By Samuel D. Brunson
Over the last couple weeks, I’ve seen people in a couple very disparate groups worry about the 1099s they’re going to receive. (One group is saxophone enthusiasts who occasionally sell instruments and mouthpieces on eBay and Reverb.)
And why are they worried? Basically because the American Rescue Plan Act of 2021 makes it much more likely that they’ll receive 1099s, even for casual selling. Section 6050W of the Code requires companies like Paypal and Venmo (and other non-credit card payment processors) to report payments made, both to the payees and to the IRS.
Prior to the American Rescue Plan Act, that wasn’t really a big deal for a lot of casual sellers and service providers because there was a $20,000/200 transaction floor. Unless Venmo (or whatever equivalent company it was) sent more than $20,000 to a person and that person engaged in at least 201 transactions, there was no reporting requirement.
Today, the de minimis sale floor has been drastically reduced. Now, if a person receives more than $600—even in a single transaction—Venmo is going to send you a 1099.
So what does that mean? Let’s do a quick explainer:
What is a 1099?
For certain types of payments (including interest and dividends), payors are required to send an IRS Form 1099. Paypal, Venmo, and other online payment services are required to send a 1099-K. Among other things, the 1099-K includes your name and contact information and the amount of money you receive from the payment service. And, critically, you’re not the only one who gets a copy—a copy of the 1099 also goes to the IRS and to your state taxing agency.
Basically, the 1099 is meant to ensure that taxpayers report their income. There’s abundant evidence that third-party information reporting increases tax compliance. By lowering the reporting threshold, less money will go unreported and untaxed.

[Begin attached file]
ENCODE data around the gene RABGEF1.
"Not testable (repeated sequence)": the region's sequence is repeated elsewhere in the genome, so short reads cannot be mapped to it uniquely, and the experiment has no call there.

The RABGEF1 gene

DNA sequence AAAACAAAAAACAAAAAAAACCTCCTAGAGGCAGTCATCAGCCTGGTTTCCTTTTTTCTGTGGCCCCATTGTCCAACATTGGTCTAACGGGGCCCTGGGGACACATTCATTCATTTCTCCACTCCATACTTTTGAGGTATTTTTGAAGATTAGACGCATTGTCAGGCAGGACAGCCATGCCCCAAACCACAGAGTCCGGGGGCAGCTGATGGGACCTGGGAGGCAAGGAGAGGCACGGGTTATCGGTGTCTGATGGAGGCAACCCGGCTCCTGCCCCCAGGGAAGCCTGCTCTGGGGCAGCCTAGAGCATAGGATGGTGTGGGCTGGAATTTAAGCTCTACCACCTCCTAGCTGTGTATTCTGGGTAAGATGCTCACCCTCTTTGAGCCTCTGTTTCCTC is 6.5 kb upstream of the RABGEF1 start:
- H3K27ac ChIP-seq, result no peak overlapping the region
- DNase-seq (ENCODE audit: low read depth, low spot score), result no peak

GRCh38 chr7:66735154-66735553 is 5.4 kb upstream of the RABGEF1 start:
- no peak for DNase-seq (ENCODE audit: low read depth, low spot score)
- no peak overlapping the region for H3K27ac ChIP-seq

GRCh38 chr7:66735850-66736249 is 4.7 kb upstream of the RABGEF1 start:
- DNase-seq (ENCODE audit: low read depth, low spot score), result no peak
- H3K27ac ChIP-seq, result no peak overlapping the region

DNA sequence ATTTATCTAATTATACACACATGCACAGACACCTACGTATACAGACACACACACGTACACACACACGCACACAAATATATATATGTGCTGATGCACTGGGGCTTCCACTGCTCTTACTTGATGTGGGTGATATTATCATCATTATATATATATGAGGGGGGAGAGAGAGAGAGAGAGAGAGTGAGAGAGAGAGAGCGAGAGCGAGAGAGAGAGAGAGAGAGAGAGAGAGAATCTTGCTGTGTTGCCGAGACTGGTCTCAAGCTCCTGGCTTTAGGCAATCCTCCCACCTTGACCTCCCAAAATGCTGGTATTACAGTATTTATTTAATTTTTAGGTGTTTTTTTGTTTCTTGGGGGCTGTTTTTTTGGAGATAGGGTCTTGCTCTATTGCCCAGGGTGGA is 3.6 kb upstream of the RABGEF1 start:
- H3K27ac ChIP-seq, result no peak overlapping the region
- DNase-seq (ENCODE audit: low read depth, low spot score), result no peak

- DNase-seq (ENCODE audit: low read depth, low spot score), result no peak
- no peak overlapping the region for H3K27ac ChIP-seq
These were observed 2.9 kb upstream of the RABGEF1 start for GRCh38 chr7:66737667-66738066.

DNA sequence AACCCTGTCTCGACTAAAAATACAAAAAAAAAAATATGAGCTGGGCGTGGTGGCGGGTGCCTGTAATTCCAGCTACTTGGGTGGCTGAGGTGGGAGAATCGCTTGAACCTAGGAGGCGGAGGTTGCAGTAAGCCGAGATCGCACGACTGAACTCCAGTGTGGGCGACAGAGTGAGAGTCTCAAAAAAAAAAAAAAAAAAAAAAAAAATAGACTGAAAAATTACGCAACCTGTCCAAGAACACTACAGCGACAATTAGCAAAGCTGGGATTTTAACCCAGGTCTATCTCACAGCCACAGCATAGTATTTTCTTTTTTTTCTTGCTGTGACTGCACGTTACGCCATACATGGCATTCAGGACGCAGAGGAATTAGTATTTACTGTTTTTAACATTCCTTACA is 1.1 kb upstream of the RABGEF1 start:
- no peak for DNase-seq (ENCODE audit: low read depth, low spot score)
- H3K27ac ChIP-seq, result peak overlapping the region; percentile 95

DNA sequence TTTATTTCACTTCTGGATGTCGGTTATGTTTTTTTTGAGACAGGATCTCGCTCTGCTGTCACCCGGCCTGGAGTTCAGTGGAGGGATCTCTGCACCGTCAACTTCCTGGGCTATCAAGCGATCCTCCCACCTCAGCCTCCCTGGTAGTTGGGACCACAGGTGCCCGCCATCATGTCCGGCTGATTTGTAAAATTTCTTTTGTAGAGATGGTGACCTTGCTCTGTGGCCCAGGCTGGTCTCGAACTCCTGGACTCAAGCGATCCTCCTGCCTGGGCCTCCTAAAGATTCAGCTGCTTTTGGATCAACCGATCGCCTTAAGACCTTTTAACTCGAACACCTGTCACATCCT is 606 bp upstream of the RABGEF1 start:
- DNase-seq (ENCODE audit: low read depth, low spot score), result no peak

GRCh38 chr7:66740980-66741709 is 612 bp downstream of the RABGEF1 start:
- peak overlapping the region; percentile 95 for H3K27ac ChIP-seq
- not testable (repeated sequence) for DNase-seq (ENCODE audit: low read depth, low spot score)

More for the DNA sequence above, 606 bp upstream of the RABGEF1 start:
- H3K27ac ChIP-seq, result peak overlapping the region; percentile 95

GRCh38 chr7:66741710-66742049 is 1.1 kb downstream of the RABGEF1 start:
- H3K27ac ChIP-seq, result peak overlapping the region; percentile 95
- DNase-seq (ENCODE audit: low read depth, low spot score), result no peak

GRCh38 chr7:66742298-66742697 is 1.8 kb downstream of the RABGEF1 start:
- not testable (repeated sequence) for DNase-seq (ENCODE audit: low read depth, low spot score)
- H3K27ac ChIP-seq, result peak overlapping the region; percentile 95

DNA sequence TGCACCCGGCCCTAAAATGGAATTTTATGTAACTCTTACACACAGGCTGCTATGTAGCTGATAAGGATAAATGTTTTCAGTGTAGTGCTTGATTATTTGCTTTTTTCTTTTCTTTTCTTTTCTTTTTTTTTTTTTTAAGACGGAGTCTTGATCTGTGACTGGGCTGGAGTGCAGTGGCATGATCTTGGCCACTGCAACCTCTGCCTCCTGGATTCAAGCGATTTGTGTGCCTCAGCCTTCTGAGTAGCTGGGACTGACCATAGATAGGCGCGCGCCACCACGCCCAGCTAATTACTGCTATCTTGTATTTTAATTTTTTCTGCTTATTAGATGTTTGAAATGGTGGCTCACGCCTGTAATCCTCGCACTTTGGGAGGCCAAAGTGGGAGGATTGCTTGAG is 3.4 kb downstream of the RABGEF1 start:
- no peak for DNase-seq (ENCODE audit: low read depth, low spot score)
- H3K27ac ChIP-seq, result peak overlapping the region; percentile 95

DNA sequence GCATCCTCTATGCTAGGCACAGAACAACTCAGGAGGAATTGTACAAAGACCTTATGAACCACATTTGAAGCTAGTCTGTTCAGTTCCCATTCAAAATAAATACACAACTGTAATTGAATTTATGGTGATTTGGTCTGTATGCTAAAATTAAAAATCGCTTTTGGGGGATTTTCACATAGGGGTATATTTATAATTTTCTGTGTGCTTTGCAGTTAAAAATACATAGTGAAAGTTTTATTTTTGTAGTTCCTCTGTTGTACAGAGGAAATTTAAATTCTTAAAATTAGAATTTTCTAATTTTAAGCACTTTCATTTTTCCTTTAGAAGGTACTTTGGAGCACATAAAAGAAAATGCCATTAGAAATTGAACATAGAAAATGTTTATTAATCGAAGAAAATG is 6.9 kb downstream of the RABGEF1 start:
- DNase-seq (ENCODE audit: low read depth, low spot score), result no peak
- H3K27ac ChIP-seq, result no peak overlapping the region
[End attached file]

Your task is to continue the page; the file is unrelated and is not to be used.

But What About Gifts?
It’s important to note that this provision of the American Rescue Plan Act didn’t make any changes to the substantive tax law. All it did was lower the reporting threshold. The same income that would have been taxable in 2020 is still taxable in 2022, and the same income that was exempt in 2020 is still exempt in 2022.
So, for instance, you don’t owe taxes if your sister sends you $20 for your birthday on Zelle. Because gifts are not taxable income. Similarly, you don’t owe taxes when you cover the dinner bill and your friends reimburse you on Venmo because reimbursements are not gross income.
In fact, section 6050W is only supposed to apply to payments for goods and services. So the online payment companies shouldn’t include those kinds of gifts or reimbursements on your 1099.
Will they? I truly don’t know. But I suspect they will be overinclusive in what they include, both because they don’t want to be penalized for underreporting and because they face no consequences for overwithholding.
Which takes us to:
Records, Records, Records!
It strikes me as critical, if you’re the type of person who gets paid through these services, to keep contemporaneous records with each transfer you receive. Because in the end, taxpayers have the legal obligation to prove that this particular transfer was a gift, not a payment.
But there’s more: the companies are required to report the gross amount you receive. That’s fine for payments for services. But it’s not an accurate reflection of income if you’re selling goods. After all, I may get $370 for that Phil-Tone mouthpiece, but that doesn’t mean I have $370 of income. Did I buy it for $250? Did I buy it for $400? Paypal doesn’t know. The IRS doesn’t have to know. Again, it’s on me to establish my basis. And contemporaneous records (and saved receipts) are probably the best way to do that.
Again, I want to emphasize that the reduction in the de minimis payment amount doesn’t change the substantive tax law. If you sold three mouthpieces on eBay in 2020 for a combined total of $900, you had to pay taxes on your gain in 2020 even though Paypal didn’t have to report the gain to the IRS. In 2022, you have the same tax obligation.
Only this time the IRS will know that you received $900 through Paypal.
Photo by Olga DeLawrence on Unsplash.